Bratz maker gives up on Toys 'R' Us

A mega-deal could change the toy industry
A mega-deal could change the toy industry

The billionaire behind Bratz and Little Tikes toys is waving the white flag.

Isaac Larian said Monday that he will no longer try to save Toys "R" Us.

"I am most disheartened that the legacy of the retailer will be lost for future generations," Larian said in a statement provided to CNNMoney. He added that he wasn't able to reach a deal with the company's lenders.

The Los Angeles Times first reported the news.

Larian, the CEO of MGA Entertainment, announced in April that he had placed a $675 million bid for 200 of the remaining 735 Toys "R" Us locations in the United States, and almost all of more than 80 locations in Canada.

Toys "R" Us rejected the offer a few days later. Sources said at the time that the offer was too low.

Soon after, Larian told CNNMoney that he had decided to drop his bid for the Canadian locations, but that he hoped to make a US offer work.

Related: Billionaire CEO won't stop trying to save Toys 'R' Us

"We were about 10% below the winning bid for Toys "R" Us Canada. So that gives me hope for our US bid," he said on April 23. "We have the financing we need. It's now a matter of determining how much more we're able to bid."

Larian hoped that by keeping Toys "R" Us stores open, he would be able to save jobs and protect the toy industry.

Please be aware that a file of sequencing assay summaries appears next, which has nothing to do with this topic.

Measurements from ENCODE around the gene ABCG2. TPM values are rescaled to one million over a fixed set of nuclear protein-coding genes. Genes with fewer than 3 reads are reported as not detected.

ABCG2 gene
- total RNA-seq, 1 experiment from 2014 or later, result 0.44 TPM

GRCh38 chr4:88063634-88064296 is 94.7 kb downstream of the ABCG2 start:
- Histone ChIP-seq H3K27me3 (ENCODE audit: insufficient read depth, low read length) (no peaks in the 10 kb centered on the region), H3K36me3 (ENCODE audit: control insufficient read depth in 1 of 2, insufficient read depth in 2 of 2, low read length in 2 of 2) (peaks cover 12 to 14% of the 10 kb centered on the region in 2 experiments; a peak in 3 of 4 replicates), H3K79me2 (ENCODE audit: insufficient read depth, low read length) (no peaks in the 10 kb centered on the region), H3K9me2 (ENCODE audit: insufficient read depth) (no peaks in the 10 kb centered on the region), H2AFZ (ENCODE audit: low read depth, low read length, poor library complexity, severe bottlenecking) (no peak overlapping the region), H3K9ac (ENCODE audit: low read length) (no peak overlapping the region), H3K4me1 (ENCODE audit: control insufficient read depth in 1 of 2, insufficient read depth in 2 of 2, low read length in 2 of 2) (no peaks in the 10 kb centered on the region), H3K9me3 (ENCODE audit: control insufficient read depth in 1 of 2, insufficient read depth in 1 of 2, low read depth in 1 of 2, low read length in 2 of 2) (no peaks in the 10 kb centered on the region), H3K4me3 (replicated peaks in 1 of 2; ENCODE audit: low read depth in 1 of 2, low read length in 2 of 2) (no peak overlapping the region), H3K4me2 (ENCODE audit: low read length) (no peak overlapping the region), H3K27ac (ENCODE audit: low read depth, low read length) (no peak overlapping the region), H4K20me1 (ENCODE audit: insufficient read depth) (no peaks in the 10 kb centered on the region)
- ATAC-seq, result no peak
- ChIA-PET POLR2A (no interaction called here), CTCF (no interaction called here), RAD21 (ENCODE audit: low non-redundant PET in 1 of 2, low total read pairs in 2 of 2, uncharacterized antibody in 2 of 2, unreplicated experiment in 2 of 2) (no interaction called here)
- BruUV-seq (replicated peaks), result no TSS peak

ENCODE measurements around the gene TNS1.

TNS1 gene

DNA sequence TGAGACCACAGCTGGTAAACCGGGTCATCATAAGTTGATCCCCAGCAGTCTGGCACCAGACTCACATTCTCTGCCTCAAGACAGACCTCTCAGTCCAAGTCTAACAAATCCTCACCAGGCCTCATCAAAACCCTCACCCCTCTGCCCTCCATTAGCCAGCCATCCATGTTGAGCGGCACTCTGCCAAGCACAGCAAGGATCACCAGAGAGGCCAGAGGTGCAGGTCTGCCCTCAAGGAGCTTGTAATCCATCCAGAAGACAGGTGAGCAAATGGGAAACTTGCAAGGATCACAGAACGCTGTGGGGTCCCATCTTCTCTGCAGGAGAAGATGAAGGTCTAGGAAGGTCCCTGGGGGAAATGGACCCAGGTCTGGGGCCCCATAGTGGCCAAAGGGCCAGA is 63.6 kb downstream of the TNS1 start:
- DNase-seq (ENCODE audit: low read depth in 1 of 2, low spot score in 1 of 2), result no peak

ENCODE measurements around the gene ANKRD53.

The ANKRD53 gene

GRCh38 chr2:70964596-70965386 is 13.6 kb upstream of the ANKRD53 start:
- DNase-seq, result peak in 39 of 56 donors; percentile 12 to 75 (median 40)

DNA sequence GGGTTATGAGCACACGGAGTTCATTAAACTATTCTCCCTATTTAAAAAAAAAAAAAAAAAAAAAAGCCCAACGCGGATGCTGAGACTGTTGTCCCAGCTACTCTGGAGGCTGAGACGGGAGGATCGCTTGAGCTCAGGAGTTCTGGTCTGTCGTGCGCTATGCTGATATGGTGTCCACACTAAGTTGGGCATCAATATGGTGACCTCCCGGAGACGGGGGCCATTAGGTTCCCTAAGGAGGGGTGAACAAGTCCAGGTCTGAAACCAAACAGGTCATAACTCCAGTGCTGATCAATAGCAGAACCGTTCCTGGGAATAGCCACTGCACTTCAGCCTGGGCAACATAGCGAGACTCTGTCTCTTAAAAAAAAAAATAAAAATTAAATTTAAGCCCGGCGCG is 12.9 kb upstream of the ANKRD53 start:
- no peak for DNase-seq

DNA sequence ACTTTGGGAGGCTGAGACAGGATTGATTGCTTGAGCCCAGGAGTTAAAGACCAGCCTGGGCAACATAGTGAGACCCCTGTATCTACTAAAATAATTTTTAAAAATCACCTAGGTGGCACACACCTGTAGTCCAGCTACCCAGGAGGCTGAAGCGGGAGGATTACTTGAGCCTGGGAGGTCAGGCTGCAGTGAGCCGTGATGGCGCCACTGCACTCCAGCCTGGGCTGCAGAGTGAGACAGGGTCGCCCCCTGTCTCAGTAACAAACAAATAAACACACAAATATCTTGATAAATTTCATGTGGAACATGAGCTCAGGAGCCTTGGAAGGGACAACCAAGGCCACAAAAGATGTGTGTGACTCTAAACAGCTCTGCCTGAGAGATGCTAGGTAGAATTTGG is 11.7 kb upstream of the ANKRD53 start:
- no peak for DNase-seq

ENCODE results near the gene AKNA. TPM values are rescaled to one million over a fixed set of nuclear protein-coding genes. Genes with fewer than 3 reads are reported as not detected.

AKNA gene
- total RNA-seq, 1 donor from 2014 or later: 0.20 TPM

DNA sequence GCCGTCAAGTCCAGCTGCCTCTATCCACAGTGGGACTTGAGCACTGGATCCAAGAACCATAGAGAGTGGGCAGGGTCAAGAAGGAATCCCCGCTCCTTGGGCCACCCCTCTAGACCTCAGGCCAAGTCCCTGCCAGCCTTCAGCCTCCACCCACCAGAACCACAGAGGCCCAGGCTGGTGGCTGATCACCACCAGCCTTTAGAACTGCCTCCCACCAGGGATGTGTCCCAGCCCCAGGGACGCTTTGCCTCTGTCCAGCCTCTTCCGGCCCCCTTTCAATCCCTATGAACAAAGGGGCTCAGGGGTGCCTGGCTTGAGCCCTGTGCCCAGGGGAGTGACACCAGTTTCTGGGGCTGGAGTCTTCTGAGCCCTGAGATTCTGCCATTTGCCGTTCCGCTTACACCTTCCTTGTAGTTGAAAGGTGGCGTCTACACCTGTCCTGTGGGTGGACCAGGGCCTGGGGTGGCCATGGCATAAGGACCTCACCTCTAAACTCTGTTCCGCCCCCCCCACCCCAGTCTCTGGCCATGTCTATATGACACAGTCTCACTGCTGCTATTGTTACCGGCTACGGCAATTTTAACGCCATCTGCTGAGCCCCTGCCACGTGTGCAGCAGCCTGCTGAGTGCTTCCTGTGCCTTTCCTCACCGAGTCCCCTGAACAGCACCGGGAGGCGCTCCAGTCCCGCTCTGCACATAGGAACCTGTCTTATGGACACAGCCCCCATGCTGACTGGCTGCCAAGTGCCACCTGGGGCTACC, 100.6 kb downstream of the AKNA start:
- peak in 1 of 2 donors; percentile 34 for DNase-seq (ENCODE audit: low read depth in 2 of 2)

"I'm an optimist. I think things are going to work out," he said at the time. "The people handling the sale, I think they're genuinely trying to save the stores here in the US."

The toy megastore filed for bankruptcy in September, hoping to shed debt and reinvest in its stores. The plan didn't work, and Toys "R" Us said in March that it would sell or close all of its US stores.

Related: The boss of Bratz tried to merge with Mattel. Mattel said no thanks

Toys "R" Us declined to comment Monday.

Larian's decision comes soon after his efforts to merge MGA Entertainment with struggling toymaker Mattel (MAT) fell flat.

Last week, Larian shared an email exchange with CNNMoney that revealed the merger attempt for an undisclosed sum. Mattel stock has been cut nearly in half in the past few years. The company was hit hard by the bankruptcy of Toys "R" Us.

"The Mattel board unanimously concluded that this proposal is not in the best interests of Mattel and its shareholders," read the response from Mattel's outgoing CEO Christopher Sinclair, dated Thursday. "Mattel is not interested in further discussing the matter with you."

Larian has been waging a legal battle with Mattel over the copyright of Bratz dolls for more than 10 years.

— CNNMoney's Chris Isidore contributed to this report.

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